Fast-forward to February 2002, when Bud Selig greenlighted a complex franchise swap that allowed Marlins owner John Henry (who had bought the team from Huizenga in January 1999) to purchase the Red Sox and Loria, who owned the Expos, to acquire the Marlins, with the Expos turned into wards of the other 29 teams; they would eventually move to Washington in 2005. Dombrowski departed for Detroit, and Loria hired Beinfest. The team went 79-83 season with a $42.0 million payroll (25th out of 30) in its first season under the new regime, following which Beinfest traded Wilson, Johnson (who had returned via free agency), Ozuna and Vic Darensbourg to Colorado for Juan Pierre and Mike Hampton. The Marlins then flipped Hampton to the Braves, assuming some $30 million in salary while freeing themselves from the suddenly burdensome contracts of Johnson (to whom they had signed a five-year, $35 million deal in December 2000) and Wilson (to whom they had signed a five-year, $35 million extension). In January, they signed Ivan Rodriguez to a one-year, $10 million deal.

With Pierre their leadoff man, Lee and Lowell their top two power hitters, and Rodriguez their backstop, the Marlins had a strong core, augmented by the homegrown middle infield of Luis Castillo and Alex Gonzalez, and an outstanding young rotation that owed to the work of their two smart GMs. Josh Beckett was taken with the number two pick of the 1999 draft after the 1998 team had tanked, Brad Penny had come in a 1999 trade with the Diamondbacks for Matt Mantei, Dontrelle Willis (recalled in May to replace the injured Burnett) was acquired via a six-player March 2002 trade with the Cubs that sent away Matt Clement, and Carl Pavano was brought in thanks to a mid-2002 deal with the Expos for Cliff Floyd. The 2003 squad left the gate with a payroll of just $48.8 million (25th out of 30), struggled early, and ditched manager Jeff Torborg in favor of Jack McKeon. In June Florida called up 20-year-old slugger Miguel Cabrera, in July it traded 2000 overall No. 1 pick Adrian Gonzalez to the Rangers for Ugueth Urbina, who would supplant Looper as the team's closer, and at the Aug. 31 deadline, it reacquired Conine from the Orioles in exchange for two minor leaguers. The Marlins finished 91-71, winning the NL wild card, and went on to upset the Yankees in the World Series for their second championship.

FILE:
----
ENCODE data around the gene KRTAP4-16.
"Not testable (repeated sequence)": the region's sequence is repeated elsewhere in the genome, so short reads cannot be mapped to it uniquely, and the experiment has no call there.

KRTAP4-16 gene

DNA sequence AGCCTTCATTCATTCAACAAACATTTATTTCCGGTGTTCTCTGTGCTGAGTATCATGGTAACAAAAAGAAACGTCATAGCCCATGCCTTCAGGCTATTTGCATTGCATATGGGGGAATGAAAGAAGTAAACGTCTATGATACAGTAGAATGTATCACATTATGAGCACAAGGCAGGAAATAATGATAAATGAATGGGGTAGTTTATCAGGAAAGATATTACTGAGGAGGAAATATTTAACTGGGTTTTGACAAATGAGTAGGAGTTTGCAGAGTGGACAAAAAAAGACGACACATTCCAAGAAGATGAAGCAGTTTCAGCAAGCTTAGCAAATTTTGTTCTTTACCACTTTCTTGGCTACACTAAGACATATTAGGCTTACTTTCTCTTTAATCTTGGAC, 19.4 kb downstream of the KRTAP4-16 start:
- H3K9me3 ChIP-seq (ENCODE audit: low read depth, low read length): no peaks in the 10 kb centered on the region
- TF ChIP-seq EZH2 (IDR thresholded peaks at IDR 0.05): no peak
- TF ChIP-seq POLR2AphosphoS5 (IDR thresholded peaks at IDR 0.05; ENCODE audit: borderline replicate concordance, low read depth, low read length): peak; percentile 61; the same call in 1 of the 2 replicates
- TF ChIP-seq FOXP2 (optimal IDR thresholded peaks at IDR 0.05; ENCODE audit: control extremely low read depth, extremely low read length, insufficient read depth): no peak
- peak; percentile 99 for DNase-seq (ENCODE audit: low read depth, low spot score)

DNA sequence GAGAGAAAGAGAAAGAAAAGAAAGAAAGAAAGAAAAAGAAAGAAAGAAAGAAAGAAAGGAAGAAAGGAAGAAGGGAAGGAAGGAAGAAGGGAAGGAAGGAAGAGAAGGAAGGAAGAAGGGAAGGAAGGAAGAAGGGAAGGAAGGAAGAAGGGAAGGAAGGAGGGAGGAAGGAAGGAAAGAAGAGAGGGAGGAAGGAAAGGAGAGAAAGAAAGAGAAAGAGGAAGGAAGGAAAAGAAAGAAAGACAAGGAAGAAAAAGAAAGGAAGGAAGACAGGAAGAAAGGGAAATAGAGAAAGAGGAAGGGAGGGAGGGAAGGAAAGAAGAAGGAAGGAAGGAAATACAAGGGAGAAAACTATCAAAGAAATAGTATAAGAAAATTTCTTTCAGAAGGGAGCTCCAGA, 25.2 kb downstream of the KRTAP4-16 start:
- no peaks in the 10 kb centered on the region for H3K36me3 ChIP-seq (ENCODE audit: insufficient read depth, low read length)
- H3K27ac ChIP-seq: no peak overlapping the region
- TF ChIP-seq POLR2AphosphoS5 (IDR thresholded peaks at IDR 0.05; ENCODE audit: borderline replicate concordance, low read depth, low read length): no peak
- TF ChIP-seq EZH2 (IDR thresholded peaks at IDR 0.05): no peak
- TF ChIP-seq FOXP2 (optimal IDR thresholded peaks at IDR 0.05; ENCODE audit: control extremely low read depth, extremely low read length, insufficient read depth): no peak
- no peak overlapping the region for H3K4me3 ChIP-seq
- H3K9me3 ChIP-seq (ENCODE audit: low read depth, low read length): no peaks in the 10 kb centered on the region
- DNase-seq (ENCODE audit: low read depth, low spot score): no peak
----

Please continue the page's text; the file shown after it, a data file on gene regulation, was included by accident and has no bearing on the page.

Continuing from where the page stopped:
The ensuing teardown wasn't immediate, though Rodriguez, Urbina and Looper were among those who departed as free agents, and Lee was traded to the Cubs in a deal that brought back first baseman Hee-Seop Choi. Beinfest cut payroll to $42.1 million (still 25th), and while the Marlins dipped to 83-79, they remained competitive; their most notable free agent was closer Armando Benitez, while their most notable in-season deal sent Penny and Choi to the Dodgers in exchange for Juan Encarnacion, Paul Lo Duca and Guillermo Mota, all proven commodities with considerable (but not outrageous) salaries. Pavano left as a free agent following the 2004 season, as did Benitez, but Leiter returned via an $8 million deal, and slugger Carlos Delgado signed a heavily backloaded, four-year, $52 million contract that paid just $4 million in its first season. With their young core mostly still in place, payroll climbed to $60.4 million (19th), and while the team was again respectable at 83-79, Loria's negotiations with Miami-Dade County for a new ballpark broke down late that year. To punish the fans who continued to stay away in droves — the team ranked 15th in the NL in attendance that year, the seventh out of eight in which they remained in the league's bottom three — Loria instructed Beinfest to tear the roster down.

Burnett, Encarnacion, Gonzalez and Conine departed as free agents, as did several lesser players. Delgado was traded to the Mets for Mike Jacobs and Yusmeiro Petit. Beckett, Lowell and Mota were sent to the Red Sox for Hanley Ramirez, Anibal Sanchez and two others, Pierre went to the Cubs for Ricky Nolasco and two others, and Castillo (Twins) and Lo Duca (Mets) were swapped for prospects who never came to fruition. When the dust settled, the Marlins had an Opening Day payroll of just $15.0 million — one-quarter of what it had been the previous year. In a study I did for Baseball Prospectus back in February, I found that to be the largest payroll drop in the post-collusion era in terms of percentage, and the second-largest drop in terms of dollars. Including the mid-2005 deal that sent a washed-up Leiter to the Bronx, the Marlins shed their top 13 salaries from the year before.

Ramirez, Sanchez and Nolasco developed into useful ballplayers who would help the team contend in 2008 and 2009, but by that time, Cabrera and Willis were shipped to the Tigers in an eight-player swap whose biggest returns — Cameron Maybin and Andrew Miller — underperformed for the Marlins. Loria would eventually get his new ballpark, albeit by means so shady that the Securities and Exchange Commission opened an investigation. Payroll remained in the majors' bottom two from 2006-2009, until a leak of the Marlins' financial documents showed the team turning a handsome profit by pocketing revenue-sharing money, a public relations disaster that shamed Major League Baseball into strong-arming Loria into spending some of that lucre. The payoff was supposed to be in 2012, with the new ballpark, but we now know that things didn't pan out as planned — but at least we can rest assured that the franchise's boom-bust cycle of cynicism shall continue anew.